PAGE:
The New York Times Reports: Movie Museum Rethinks Exhibitions in Response to a Changing World
“How do you make a museum about an industry even as the industry is changing? How do you represent a history when that history is full of omissions?
This is the challenge facing the Academy Museum of Motion Pictures, which has been in the works since 2012 and – after several delays, the most recent of which was caused by the pandemic – is finally scheduled to open on the corner of Fairfax Avenue and Wilshire Boulevard in September.
While the 300,000-square-foot, $482 million museum, designed by Renzo Piano, has been under construction, the movie business has been going through a process of deconstruction, brought about by seismic social movements like #OscarsSoWhite, #MeToo, and Black Lives Matter. Recognition of the obstacles faced by female directors, Asian American Actors, and other groups has also intensified.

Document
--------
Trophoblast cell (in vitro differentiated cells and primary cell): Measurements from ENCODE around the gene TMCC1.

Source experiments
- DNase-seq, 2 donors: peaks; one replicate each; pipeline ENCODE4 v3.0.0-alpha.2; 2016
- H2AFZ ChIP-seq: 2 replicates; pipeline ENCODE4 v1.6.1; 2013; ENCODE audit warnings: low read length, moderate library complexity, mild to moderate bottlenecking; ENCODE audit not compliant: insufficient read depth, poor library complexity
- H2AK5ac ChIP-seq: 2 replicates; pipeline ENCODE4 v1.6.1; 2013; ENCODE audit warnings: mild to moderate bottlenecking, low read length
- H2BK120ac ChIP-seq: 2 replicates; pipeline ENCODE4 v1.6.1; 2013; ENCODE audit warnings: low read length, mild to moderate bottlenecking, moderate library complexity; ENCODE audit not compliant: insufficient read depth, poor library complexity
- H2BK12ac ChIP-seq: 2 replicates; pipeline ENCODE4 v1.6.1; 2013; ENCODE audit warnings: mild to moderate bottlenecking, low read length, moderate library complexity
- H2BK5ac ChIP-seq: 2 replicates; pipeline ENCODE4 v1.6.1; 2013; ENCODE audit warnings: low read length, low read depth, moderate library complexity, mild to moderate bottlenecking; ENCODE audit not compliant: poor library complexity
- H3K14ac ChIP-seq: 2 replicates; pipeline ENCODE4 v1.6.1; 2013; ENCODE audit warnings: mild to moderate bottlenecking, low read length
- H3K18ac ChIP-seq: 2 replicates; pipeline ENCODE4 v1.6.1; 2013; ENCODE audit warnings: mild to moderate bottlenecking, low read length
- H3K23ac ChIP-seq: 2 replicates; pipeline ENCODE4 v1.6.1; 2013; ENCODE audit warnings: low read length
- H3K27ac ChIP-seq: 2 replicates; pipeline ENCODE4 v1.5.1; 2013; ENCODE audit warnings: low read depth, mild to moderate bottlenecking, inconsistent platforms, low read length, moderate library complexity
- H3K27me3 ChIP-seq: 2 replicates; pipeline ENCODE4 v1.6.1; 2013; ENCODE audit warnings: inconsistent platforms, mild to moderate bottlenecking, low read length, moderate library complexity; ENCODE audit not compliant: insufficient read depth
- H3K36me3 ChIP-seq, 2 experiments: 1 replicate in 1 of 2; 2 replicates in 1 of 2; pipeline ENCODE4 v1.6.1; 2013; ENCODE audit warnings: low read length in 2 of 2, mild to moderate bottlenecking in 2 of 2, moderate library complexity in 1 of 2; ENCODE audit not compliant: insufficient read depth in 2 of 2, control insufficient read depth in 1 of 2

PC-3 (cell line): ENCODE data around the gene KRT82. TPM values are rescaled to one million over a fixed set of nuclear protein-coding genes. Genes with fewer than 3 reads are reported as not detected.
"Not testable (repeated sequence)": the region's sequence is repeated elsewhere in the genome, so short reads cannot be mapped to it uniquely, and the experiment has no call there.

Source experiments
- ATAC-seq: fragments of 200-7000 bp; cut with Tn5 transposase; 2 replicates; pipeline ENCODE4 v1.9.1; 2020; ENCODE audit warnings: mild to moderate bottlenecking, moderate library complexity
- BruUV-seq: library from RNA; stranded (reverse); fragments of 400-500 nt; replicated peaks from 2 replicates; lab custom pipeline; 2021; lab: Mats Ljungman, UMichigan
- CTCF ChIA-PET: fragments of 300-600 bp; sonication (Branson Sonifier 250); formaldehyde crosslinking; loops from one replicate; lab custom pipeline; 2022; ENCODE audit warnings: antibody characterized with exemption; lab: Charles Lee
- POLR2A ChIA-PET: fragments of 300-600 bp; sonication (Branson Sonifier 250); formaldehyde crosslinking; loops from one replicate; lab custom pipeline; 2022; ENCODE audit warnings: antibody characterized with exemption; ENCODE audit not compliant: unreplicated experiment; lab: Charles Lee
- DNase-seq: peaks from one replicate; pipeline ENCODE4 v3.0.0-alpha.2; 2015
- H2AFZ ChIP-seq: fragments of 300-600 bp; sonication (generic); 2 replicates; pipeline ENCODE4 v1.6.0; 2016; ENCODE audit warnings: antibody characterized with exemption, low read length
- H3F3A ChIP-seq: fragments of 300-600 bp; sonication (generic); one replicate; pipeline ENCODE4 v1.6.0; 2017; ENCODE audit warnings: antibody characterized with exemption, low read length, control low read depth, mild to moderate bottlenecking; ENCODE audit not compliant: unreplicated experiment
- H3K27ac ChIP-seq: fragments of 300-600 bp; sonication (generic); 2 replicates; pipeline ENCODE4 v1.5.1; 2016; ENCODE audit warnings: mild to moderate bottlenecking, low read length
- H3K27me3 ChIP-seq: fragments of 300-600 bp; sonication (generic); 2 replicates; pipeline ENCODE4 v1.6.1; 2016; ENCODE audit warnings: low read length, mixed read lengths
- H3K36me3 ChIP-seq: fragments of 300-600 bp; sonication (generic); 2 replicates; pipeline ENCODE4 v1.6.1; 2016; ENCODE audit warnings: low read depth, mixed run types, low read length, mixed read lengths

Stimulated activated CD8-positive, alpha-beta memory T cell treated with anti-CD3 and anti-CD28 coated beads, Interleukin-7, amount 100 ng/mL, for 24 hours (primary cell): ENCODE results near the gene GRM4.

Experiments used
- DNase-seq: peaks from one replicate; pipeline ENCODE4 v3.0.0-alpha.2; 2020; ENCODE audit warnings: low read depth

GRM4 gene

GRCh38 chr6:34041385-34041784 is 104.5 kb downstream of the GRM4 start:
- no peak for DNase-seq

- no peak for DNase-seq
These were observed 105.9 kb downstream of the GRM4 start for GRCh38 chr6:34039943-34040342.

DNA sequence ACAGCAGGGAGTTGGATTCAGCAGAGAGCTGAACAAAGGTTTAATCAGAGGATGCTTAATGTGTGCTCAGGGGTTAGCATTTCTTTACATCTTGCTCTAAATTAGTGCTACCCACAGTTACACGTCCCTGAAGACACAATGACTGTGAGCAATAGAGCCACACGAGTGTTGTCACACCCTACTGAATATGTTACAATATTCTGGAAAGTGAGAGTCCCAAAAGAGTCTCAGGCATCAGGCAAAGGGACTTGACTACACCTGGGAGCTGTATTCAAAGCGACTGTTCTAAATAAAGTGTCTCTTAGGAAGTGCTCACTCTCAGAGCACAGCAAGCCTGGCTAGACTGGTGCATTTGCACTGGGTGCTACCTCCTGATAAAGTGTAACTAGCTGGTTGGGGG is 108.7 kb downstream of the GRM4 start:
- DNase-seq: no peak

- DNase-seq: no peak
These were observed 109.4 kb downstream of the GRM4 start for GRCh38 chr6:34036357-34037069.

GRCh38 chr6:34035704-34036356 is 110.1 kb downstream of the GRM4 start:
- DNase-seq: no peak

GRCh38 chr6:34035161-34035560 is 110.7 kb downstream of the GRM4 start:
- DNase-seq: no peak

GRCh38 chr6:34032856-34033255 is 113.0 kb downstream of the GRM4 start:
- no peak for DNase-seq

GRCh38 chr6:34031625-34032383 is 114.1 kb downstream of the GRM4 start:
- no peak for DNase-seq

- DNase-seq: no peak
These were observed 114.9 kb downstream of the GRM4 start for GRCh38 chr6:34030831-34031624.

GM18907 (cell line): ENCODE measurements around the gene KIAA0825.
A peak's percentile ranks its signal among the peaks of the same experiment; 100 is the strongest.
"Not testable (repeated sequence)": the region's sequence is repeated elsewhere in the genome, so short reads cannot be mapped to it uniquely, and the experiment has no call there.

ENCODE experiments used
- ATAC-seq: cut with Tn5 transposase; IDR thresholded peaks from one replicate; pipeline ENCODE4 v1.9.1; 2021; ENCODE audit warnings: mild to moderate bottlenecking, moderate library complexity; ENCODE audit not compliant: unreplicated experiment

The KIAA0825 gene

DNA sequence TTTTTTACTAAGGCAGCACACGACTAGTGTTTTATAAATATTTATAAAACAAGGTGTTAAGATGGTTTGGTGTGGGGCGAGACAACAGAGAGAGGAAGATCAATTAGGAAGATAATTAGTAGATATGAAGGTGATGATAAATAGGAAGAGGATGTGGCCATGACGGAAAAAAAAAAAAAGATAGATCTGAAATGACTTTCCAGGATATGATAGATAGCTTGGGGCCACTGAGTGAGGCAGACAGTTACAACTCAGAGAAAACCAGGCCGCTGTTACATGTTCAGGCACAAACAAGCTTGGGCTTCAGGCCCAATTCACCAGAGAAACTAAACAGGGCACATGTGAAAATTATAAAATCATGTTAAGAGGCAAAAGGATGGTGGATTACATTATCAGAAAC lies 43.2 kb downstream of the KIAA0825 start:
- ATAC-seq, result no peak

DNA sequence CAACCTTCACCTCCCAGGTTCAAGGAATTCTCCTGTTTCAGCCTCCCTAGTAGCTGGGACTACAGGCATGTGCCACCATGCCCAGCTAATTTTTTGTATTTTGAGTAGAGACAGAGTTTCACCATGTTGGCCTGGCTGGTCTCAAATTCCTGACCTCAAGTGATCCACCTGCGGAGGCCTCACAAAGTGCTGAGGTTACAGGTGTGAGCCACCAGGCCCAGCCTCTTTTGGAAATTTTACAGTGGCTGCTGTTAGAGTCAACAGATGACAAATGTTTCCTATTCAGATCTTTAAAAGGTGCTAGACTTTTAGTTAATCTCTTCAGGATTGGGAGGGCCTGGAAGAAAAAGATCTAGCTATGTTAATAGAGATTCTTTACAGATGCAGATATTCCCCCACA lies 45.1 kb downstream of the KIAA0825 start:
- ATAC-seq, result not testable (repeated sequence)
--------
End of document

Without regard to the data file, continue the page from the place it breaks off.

As a result, the museum’s new director and president, Bill Kramer – who in 2019 replaced the museum’s founding director, Kerry Brougher – has used the last two years to rethink and redefine the exhibition spaces, making sure to acknowledge the flawed history of film and give women as well as people of color their due.
A new gallery on the history of the Oscars by year, for example, has wraparound screens that present significant acceptance speeches like those by Hattie McDaniel (“Gone With the Wind”), the first Black actor to win an Oscar, who was forced to sit at a segregated table at the ceremony; Bong Joon Ho, director of the South Korean film “Parasite”; and the only two women to win best director, Chloe Zhao and Kathryn Bigelow…”
-Robin Pogrebin, The New York Times